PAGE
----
Durham Food Chain Landscape Visualization

Project Overview

The food landscape of Durham includes all aspects of food chain from production, processing, distribution, consumption and disposal and is embedded in a regional, national, and global food system. This landscape will focus on food access in Durham. The specific goals of this project were to visualize grocery stores, restaurants, and convenience stores across the city, to identify food deserts/food apartheid and food swamps, as well as to analyze correlations between the demographics of census tracts and food access.  This project was a collaboration between the Duke World Food Policy Center and North Carolina A&T State University, supported by NSF National Research Traineeship Project Improving Strategies for Hunger Relief and Food Security using Computational Data Science.

Project Outcomes

The research team published Visualizing the food landscape of Durham, North Carolina in the journal Stat, Volume 10, Issue 1, December 2021, e347, authored by Joseph L. Graves III, Gizem Templeton, Lauren Davis, Seong-Tae Kim.  The reference is https://doi.org/10.1002/sta4.347.  This paper also appeared in the 2020 Symposium for Data Science and Statistics.

The abstract is as follows: In partnership with community leaders of Durham, North Carolina, the Duke World Food Policy Center is creating a Durham Food Justice Plan (DFJP) for envisioning an equitable food system. The Food Justice plan serves to incorporate Durham's local food history in terms of combating historical and present injustices in the food system. We propose creating an integrative, interactive visual for DFJP to view the food landscape of Durham, which will be utilized to study its relationships with the people living in the area where these establishments reside. We created a food landscape platform in Tableau using multisource data including Durham's food vendor data from North Carolina's Department of Commerce and census data for demographic data, neighborhood labels, and street and highways. We incorporated the Google Geocoding API and the aggregated information based on census blocks and tracts in visualization. We produced a variety of maps and graphs to highlight diverse relationships. The food landscape visualization allows us to see interactive patterns among food vendors and demographic data in Durham. We expect to utilize the developed landscape visual for insightful statistical analysis on food inequity issues.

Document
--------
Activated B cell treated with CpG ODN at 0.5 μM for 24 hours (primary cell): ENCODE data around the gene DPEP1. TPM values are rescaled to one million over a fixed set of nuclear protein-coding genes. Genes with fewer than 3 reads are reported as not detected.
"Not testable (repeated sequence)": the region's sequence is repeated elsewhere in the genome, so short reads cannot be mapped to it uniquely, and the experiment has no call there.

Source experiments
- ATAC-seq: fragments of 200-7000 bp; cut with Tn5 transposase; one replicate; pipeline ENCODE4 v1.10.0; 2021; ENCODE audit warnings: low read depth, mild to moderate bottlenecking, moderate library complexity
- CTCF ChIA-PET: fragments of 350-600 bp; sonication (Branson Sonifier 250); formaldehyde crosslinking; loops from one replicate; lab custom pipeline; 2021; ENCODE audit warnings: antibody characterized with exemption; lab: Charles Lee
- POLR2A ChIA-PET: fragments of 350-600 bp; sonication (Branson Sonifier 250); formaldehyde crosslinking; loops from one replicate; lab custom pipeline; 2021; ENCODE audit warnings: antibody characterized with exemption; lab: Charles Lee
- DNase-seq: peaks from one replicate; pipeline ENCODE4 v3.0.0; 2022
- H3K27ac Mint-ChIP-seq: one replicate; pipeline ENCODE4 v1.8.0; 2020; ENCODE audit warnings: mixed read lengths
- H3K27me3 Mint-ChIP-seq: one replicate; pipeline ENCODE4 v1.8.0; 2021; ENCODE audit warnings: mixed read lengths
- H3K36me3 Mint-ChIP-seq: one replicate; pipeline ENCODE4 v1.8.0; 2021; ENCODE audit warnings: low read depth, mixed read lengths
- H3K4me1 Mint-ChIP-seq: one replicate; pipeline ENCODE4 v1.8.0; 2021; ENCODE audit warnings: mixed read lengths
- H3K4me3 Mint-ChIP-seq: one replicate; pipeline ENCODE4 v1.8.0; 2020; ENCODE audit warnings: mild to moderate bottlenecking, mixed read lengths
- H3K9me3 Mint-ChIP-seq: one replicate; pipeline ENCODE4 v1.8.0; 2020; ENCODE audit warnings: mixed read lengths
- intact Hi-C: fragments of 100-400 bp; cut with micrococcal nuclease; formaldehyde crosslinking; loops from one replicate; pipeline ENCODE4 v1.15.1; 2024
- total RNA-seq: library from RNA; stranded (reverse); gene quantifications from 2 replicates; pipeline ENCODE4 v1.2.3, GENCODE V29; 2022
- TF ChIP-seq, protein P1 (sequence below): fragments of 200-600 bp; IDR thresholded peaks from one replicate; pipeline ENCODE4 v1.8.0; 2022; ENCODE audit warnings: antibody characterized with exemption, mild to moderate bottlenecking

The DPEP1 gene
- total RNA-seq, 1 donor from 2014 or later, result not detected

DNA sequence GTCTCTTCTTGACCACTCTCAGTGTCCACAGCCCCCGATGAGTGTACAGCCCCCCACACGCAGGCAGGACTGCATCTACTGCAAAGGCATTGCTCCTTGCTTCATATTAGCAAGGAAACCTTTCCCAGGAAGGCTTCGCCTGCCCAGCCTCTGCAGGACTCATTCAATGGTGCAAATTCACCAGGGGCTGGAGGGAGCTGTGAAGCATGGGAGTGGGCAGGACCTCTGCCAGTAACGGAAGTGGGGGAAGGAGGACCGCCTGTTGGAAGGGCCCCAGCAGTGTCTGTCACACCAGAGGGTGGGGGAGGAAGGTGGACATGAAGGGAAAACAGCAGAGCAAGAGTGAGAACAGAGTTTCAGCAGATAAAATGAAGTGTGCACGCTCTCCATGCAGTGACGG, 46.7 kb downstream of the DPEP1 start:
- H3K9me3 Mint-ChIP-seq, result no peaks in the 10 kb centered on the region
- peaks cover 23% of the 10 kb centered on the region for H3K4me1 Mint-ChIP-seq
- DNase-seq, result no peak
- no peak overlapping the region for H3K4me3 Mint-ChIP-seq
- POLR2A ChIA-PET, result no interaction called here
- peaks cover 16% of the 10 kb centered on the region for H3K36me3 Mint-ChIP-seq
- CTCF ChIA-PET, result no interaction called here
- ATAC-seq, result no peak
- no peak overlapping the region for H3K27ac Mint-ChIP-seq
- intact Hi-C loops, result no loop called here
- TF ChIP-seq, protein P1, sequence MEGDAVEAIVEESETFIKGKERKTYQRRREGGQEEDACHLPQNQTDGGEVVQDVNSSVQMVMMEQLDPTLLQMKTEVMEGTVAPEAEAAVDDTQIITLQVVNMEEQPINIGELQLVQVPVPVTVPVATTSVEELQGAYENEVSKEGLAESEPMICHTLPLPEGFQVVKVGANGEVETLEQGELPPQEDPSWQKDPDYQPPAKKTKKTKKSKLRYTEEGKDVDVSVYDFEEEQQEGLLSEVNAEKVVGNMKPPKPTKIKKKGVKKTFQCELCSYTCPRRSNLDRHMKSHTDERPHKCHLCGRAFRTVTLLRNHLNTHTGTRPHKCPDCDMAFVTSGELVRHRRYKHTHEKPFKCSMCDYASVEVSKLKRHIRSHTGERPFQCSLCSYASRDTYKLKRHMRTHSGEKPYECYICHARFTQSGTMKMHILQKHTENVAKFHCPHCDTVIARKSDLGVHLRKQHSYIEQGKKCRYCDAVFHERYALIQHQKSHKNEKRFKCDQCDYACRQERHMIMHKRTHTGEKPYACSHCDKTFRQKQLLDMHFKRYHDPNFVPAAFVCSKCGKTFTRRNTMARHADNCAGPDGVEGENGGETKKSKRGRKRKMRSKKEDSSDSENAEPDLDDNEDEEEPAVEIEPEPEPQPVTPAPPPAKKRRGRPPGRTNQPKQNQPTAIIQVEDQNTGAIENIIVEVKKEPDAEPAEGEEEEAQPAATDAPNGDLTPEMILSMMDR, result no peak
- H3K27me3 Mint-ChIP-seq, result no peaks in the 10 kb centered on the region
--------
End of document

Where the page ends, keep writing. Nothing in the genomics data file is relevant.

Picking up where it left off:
Poster of research findings

 

Durham Impact Map

 

Project Team

  • Gizem Templeton, Ph.D.
  • Joseph Graves
  • Elizabeth Towell, MBA
  • Seongtae Kim, NC A&T
  • Tina Berryman, NT Program Coordinator, NC A&T